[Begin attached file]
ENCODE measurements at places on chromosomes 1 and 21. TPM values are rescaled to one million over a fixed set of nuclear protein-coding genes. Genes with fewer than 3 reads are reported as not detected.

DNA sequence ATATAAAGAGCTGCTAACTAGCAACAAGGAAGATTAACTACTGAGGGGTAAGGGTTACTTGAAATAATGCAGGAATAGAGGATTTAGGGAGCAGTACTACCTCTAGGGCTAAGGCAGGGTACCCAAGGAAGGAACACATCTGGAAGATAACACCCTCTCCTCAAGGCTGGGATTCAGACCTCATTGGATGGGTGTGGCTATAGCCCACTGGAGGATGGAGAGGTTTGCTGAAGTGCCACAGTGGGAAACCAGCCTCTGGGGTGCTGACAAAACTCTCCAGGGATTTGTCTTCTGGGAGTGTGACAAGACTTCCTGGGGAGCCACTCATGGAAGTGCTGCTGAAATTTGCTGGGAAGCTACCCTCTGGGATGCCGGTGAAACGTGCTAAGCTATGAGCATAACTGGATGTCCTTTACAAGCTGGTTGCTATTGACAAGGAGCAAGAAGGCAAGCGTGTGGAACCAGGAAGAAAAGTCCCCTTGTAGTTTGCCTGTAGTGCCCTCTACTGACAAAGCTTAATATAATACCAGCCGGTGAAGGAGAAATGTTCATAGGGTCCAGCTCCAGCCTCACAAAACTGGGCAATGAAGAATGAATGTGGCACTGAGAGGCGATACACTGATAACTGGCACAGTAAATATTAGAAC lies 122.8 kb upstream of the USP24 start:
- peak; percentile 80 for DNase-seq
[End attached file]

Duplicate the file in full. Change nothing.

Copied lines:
ENCODE measurements at places on chromosomes 1 and 21. TPM values are rescaled to one million over a fixed set of nuclear protein-coding genes. Genes with fewer than 3 reads are reported as not detected.

DNA sequence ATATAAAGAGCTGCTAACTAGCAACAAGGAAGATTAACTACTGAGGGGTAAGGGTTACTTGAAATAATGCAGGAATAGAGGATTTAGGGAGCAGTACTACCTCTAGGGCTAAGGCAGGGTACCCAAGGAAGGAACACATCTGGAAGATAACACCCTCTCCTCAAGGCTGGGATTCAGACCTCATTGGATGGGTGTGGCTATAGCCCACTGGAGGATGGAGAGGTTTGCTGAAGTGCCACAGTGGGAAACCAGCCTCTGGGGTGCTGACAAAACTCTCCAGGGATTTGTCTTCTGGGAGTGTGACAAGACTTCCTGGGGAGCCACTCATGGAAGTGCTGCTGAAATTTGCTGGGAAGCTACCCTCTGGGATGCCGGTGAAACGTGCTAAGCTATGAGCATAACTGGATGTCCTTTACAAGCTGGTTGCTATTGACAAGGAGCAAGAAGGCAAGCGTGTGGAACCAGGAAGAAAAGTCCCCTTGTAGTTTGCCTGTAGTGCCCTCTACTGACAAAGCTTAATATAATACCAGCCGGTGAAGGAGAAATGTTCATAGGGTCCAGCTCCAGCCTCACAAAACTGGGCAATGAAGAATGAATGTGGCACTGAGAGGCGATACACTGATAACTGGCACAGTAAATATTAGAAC lies 122.8 kb upstream of the USP24 start:
- peak; percentile 80 for DNase-seq